Is It Too Early to Start Listening to Christmas Music?

Christmas: Post-Halloween or Post-Thanksgiving?

Is It Too Early to Start Listening to Christmas Music?

Some people agree that the holiday season should begin immediately after Halloween, while others argue that Thanksgiving should be honored first. So the question is, when should Christmas celebrations really begin? 

Christmas Should Begin Immediately After Halloween:

Even though the crisp fall air is enticing to commence Christmas festivities, I believe that Christmas should begin after Thanksgiving, otherwise people are more likely to get tired of the holiday before it even begins. Listening to Mariah Carey in every store and on each car ride and watching Home Alone on repeat may seem fun throughout November, but as soon as December hits, you will likely feel exhausted and Christmased-out. This is a major factor that contributes to why most teenagers lack the seasonal joy and Christmas spirit that prospered within them as a child. By the time Christmas rolls around, you will be itching to pack up all of your decorations and move into summer to avoid the typical winter depression, when you could have elongated the festivities until Christmas rather than wearing them out a month early.  I think enough has been said about this perspective…

Thanksgiving is a day, Christmas is a season.

— Ellie Graham (12)


Wait for Thanksgiving:

On the contrary, several people believe that Christmas music should become a norm after Thanksgiving and not a minute sooner. If Christmas is celebrated right after Halloween, then the entire holiday and exuberance of Thanksgiving is completely looked over. You are less likely to enjoy the traditional Thanksgiving celebrations because you will be so fixated on the arrival of Christmas, such as watching the New York City Rockettes and decadent cartoon character floats bounce through the Macy’s Thanksgiving Day Parade, acting as a sous-chef while preparing every Thanksgiving dish you can think of, watching the classic A Charlie Brown Thanksgiving, playing family football, and feasting with the family and friends that you love most. It would be tragic for all of these traditions to be overlooked and unappreciated just because you couldn’t wait one more week to listen to Last Christmas.

Christmas music is only allowed to begin after Thanksgiving and not a second earlier.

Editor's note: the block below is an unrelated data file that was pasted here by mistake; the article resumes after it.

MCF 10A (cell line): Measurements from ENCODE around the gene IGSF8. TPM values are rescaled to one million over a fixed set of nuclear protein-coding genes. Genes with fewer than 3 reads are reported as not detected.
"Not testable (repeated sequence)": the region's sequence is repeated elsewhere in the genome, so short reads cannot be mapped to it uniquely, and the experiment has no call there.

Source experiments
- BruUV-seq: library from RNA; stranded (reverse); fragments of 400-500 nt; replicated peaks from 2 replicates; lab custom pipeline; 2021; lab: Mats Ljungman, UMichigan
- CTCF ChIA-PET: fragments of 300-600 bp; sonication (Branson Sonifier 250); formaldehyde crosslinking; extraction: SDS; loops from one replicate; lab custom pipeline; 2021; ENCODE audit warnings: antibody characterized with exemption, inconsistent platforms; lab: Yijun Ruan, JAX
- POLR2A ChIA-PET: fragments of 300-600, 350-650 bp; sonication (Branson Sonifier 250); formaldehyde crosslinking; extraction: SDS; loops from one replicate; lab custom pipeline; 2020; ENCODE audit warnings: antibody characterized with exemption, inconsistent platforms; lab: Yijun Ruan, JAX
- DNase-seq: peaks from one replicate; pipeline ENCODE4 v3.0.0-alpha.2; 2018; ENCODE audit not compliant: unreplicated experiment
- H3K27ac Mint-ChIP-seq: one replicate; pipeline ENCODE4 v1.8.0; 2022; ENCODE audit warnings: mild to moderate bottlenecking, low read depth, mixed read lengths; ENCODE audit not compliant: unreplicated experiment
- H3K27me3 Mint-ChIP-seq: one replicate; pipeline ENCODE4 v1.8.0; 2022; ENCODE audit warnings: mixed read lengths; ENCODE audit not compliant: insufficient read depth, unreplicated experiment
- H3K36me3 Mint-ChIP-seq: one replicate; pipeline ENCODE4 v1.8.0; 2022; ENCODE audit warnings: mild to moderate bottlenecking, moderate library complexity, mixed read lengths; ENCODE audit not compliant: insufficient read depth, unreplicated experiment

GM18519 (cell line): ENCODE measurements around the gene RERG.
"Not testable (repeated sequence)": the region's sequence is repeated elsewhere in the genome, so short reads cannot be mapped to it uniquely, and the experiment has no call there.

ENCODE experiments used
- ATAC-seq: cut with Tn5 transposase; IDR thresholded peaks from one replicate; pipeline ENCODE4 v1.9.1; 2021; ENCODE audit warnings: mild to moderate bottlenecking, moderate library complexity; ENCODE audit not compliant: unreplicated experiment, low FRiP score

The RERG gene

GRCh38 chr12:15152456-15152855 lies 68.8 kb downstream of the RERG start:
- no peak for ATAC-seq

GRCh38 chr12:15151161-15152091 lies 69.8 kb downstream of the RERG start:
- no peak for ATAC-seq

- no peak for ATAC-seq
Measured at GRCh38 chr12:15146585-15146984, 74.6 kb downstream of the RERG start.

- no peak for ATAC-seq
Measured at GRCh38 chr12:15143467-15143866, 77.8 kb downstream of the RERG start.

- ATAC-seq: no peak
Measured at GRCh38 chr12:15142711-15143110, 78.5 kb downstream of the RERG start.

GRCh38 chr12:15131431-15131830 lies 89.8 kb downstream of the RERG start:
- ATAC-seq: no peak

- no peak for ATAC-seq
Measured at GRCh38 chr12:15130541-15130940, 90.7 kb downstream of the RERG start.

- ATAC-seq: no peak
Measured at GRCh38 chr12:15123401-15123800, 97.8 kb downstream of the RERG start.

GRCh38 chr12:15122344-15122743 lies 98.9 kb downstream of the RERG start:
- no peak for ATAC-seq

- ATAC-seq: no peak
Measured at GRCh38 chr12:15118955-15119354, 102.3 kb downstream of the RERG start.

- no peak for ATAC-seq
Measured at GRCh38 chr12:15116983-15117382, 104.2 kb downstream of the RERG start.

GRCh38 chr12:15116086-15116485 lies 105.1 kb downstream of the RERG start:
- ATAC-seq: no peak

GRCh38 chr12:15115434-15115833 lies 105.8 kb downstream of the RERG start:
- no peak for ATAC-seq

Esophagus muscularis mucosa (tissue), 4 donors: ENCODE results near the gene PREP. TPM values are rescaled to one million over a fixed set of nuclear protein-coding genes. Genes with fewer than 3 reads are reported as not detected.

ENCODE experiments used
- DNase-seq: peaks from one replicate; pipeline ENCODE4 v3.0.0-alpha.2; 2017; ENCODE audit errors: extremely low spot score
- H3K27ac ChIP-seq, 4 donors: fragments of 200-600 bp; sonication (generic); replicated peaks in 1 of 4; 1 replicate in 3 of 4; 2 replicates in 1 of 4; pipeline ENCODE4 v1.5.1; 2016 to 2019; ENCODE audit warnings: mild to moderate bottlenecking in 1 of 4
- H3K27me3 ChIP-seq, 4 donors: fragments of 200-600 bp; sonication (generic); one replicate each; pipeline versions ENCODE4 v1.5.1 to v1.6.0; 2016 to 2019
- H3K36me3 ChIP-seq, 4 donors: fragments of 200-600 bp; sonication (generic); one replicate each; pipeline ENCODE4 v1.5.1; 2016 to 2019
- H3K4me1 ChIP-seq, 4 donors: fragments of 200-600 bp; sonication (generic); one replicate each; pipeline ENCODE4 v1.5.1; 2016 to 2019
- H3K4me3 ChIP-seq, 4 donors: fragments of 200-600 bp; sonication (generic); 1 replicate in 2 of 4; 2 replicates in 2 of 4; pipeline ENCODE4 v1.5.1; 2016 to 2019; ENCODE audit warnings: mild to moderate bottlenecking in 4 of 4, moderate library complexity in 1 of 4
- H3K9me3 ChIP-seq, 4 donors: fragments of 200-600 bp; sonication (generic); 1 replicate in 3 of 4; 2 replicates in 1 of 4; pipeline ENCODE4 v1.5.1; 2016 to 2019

— Jace Gutting (9)

Additionally, the historical and cultural aspects of Thanksgiving should not be forgotten, as it has been an American and Canadian tradition to celebrate the harvest and bounty of the previous year with an elaborate feast accompanied by an essence of gratitude and love since the Pilgrims arrival at Plymouth years ago.

Most importantly, if you wait until after Thanksgiving to begin your Christmas karaoke, you will be much more excited and into the Christmas spirit after 11 months of waiting and anticipation. In simpler terms, Thanksgiving is an essential holiday that should be celebrated, too. 

My Take: Slow Immersion

I believe that Christmas music should be integrated into your daily routine very slowly throughout November, so that you are even more enticed to bring out your Christmas spirit as the holiday approaches. My technique is to begin listening to holiday music in the second week of November because during the first week, most people are still winding down from Halloween and packing up all of their costumes and decorations, and you don’t want to make the seasonal transition seem too uncomfortable and abrupt.

Additionally, I think that people should begin by listening to winter music at the start of November so that the magic of the classic Christmas songs will be preserved until the holiday is closer to approaching. For example, songs like “Let is Snow” and “Baby, It’s Cold Outside” by Dean Martin, “Skating” by Vince Guaraldi, “My Favorite Things” by Julie Andrews, “Forever Winter” and “Christmas Tree Farm” by Taylor Swift (really the whole Taylor Swift holiday collection), and possibly even “Winter Wonderland” by Johnny Mathis and “Frosty the Snowman.” Songs that I would consider strictly Christmas include “All I Want for Christmas is You” by Mariah Carey, “Last Christmas” by Wham!, “It’s Beginning to Look a Lot Like Christmas” by Michael Bublé, “Feliz Navidad” by José Feliciano, “Christmas (Baby Please Come Home)” by Darlene Love, “Wonderful Christmastime” by Paul McCarteny, and many more.

I listen to Taylor Swift’s holiday collection year round.

— Avery Voelkel (12)


I also recommend alternating your winter music with what you would usually listen to throughout the rest of the year during November, then switch to Christmas music only throughout the month of December. This way, you won’t be dying to switch the station or playlist as soon as a Christmas song comes on before Christmas even arrives. Don’t get me wrong, I love Thanksgiving, and Christmas even more, but I believe that both holidays should be celebrated somewhat equivalently (with a little more emphasis on Christmas). 


*Side note: I don’t really apologize if this article has made the “Post-Thanksgiving Only” group want to listen to Christmas music early.